While the process is technically termed cold spray, it did involve some heat treatment. Once the particles collided and bonded together, the researchers heated the metal so the components would diffuse into each other and settle like a homogeneous material.
“We only focused on titanium alloys and biomedical applications, but the applicability of this process could be beyond that,” Moridi said. “Essentially, any metallic material that can endure plastic deformation could benefit from this process. And it opens up a lot of opportunities for larger-scale industrial applications, like construction, transportation and energy.”
The Latest Updates from Bing News & Google News
Go deeper with Bing News on:
- 'The trial is stupid': Senate Republicans throw cold water on Trump impeachmenton January 24, 2021 at 12:00 pm
Several Republican senators Sunday discouraged suggestions that the chamber could convict former President Donald Trump in his impeachment trial. "Well first of all, I think the trial is stupid," Sen.
- Here are the best ‘Cold War’ weapons in ‘Warzone,’ according to expertson January 23, 2021 at 3:50 pm
The semiautomatic rifle became one of the most powerful weapons ever introduced into “Warzone,” and quickly defined the meta. Everyone had to run one because it could kill with as few as two shots, ...
- Long Island weather: Cold and blustery weekend, snow early next weekon January 23, 2021 at 3:48 am
Brace for a markedly cold and blustery weekend and Monday — and then a touch of snow starting that night. "At this time the precipitation begins Monday evening and continues into early Tuesday evening ...
- Latest weather outlook for Bucs-Packers playoff game Sunday: cold, snow, freezing drizzleon January 22, 2021 at 10:56 am
While cold weather and snow are likely, Tampa Bay Head Coach Bruce Arians says it's not the forecast he’s most concerned about.
- The best Call of Duty: Black Ops Cold War Diamatti loadouton January 20, 2021 at 12:03 pm
If you're a fan of handguns then Black Ops Cold War is the CoD for you. And amongst its several broken pistols, the Diamatti reigns king.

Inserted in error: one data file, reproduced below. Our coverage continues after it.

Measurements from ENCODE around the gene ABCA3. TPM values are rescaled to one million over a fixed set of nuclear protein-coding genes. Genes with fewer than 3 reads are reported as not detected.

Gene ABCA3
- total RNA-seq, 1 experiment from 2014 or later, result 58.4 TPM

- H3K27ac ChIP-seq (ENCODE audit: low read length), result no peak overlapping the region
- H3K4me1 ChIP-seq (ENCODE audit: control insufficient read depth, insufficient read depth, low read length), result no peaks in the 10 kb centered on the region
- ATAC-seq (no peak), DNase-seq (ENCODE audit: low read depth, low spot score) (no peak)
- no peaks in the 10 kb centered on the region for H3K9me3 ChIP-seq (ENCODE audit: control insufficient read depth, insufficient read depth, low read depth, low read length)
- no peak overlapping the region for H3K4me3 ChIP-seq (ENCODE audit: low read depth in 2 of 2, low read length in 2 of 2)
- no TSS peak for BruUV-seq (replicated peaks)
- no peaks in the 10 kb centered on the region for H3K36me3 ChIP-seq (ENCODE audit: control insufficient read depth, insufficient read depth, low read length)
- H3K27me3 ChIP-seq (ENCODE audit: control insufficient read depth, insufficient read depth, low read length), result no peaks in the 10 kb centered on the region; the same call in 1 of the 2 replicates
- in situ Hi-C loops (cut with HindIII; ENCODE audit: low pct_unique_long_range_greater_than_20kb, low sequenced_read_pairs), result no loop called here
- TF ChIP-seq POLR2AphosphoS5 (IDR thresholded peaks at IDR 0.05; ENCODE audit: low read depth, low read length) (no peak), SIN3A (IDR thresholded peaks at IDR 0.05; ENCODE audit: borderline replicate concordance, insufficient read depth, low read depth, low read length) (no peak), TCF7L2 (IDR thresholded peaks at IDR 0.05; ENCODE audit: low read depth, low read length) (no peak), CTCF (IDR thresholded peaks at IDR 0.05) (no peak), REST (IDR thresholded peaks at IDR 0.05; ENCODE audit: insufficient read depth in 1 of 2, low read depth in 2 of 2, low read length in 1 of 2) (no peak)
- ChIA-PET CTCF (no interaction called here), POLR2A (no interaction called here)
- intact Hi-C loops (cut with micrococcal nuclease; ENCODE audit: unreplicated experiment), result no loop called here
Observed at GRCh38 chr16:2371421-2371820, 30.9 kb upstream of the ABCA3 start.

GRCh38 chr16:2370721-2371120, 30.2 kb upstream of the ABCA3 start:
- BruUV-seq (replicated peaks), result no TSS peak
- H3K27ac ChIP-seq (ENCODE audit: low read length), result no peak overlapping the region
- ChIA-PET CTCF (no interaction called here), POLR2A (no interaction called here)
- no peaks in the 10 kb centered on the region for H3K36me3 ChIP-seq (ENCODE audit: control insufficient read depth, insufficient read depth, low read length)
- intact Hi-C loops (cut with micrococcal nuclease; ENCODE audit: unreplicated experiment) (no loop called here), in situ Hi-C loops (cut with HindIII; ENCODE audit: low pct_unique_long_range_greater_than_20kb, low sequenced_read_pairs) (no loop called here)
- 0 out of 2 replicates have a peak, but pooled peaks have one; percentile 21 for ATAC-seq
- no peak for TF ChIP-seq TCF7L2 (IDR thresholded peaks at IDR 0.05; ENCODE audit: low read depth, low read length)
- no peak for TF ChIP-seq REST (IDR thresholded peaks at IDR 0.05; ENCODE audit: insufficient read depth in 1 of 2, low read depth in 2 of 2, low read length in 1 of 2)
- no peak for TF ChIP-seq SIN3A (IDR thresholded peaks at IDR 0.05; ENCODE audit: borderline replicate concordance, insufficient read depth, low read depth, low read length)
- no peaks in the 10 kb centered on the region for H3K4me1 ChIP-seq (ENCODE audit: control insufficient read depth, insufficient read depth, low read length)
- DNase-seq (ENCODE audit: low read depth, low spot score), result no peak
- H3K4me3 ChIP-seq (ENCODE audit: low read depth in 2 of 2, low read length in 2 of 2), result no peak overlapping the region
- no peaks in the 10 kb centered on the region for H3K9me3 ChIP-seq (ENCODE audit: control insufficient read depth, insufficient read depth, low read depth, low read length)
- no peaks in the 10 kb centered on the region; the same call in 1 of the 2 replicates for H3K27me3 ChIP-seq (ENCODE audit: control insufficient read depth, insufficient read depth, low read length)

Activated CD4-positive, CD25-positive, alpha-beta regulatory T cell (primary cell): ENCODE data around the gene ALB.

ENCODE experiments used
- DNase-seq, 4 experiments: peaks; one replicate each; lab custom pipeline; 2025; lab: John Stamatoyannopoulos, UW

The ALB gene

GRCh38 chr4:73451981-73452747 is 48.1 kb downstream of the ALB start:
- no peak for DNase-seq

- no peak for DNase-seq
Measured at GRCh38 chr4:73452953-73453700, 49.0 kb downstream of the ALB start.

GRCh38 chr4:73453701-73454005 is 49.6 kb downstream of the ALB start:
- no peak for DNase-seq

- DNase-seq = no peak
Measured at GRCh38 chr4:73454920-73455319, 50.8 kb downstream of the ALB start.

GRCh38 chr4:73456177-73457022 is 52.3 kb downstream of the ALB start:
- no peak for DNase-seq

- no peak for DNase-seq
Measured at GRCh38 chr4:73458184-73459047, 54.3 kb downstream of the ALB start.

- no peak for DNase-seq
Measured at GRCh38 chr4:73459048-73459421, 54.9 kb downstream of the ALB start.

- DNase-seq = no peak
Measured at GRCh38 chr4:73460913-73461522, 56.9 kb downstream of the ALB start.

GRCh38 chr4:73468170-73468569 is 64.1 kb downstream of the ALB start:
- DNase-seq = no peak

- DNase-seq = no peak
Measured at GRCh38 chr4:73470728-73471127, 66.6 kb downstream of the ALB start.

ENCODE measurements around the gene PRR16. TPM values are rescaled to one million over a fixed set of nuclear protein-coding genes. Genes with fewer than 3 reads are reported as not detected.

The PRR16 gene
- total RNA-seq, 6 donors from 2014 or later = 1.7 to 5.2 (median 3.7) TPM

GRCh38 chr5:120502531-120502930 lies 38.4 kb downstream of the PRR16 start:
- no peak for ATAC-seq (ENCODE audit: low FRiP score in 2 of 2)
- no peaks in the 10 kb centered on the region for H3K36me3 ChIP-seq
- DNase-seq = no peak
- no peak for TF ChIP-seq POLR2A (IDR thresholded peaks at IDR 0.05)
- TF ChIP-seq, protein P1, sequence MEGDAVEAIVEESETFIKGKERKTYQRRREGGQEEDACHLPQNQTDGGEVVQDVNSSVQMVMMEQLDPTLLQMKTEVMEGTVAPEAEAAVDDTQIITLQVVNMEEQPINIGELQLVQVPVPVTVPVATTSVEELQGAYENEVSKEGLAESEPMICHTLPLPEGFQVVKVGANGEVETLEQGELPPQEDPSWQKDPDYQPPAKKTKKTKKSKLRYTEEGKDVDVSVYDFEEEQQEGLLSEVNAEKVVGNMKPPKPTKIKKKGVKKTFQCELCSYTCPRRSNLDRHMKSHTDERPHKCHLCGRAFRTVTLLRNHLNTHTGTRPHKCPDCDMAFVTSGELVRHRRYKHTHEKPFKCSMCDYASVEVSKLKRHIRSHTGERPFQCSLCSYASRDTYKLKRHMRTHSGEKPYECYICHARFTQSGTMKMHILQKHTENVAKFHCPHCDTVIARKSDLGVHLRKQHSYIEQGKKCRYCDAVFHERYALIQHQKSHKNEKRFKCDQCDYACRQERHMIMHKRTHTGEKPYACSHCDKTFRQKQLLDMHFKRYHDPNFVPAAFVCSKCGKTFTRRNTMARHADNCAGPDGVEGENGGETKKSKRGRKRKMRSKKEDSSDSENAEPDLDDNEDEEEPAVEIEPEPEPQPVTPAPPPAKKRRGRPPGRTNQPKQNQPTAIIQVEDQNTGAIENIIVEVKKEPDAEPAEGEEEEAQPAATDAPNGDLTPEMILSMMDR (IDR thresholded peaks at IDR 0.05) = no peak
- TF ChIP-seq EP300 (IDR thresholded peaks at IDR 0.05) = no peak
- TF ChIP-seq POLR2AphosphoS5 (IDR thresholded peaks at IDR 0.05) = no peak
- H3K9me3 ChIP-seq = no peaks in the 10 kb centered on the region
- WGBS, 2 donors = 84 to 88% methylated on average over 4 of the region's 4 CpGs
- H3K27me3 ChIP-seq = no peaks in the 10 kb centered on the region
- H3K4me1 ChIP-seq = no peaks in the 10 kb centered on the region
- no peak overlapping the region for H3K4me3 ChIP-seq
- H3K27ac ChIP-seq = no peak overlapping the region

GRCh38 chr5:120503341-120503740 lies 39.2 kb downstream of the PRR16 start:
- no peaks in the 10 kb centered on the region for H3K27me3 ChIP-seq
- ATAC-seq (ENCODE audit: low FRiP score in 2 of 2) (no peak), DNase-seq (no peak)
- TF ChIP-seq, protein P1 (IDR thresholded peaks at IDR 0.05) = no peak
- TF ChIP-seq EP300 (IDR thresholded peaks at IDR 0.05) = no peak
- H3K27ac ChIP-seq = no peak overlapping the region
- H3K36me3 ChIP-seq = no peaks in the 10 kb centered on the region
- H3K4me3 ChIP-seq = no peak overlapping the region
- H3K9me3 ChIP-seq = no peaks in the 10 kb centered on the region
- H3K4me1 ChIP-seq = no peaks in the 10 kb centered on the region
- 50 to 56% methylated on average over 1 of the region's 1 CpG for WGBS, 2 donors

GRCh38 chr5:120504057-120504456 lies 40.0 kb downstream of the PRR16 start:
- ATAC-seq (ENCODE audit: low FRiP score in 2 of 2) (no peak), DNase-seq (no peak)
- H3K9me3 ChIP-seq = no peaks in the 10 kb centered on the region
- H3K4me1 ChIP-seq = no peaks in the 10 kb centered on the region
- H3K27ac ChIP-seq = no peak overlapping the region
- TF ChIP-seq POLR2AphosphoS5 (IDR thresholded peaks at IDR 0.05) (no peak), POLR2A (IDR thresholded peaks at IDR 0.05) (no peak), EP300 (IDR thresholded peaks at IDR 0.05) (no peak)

Go deeper with Google Headlines on:
Go deeper with Bing News on:
3D printing biomedical components
- Scientists use a novel ink to 3D print 'bone' with living cellson January 25, 2021 at 6:40 am
D printers may one day become a permanent fixture of the operating theatre after UNSW scientists showed they could print bone-like structures containing living cells.
- Mighty Morphing 3D Printing: New Shape-Changing Nozzle That Could Revolutionize “4D Printing”on January 23, 2021 at 10:43 pm
Engineers at the University of Maryland (UMD) have created a new shape-changing or "morphing" 3D printing nozzle that was featured as a Frontispiece in the January 5th issue of the journal Advanced ...
- 3D Bioprinting Market Expected to Grow at CAGR 31.25% and Forecast to 2024on January 22, 2021 at 10:18 am
Jan (Heraldkeepers) -- 3D Bioprinting Market is valued at around USD 484.50 Million in 2019?and is evaluated to achieve USD 3250.60 Million ...
- Bugatti Devises Innovative Method to 3D-Print Titanium Components for the Bolideon January 22, 2021 at 2:37 am
After taking the notion of a track-oriented supercar to another level, Bugatti aims to do the same with lightweight titanium components using an innovative 3D printing process.
- 3D Printing Medical Devices Market Size | COVID-19 Impact Analysis | Forecast to 2025on January 21, 2021 at 12:59 pm
The global 3D printing healthcare market has witnessed dynamic growth within the recent years, due to rapid technological advancements, rise in investments in R&D activities, and rapid expansion of ...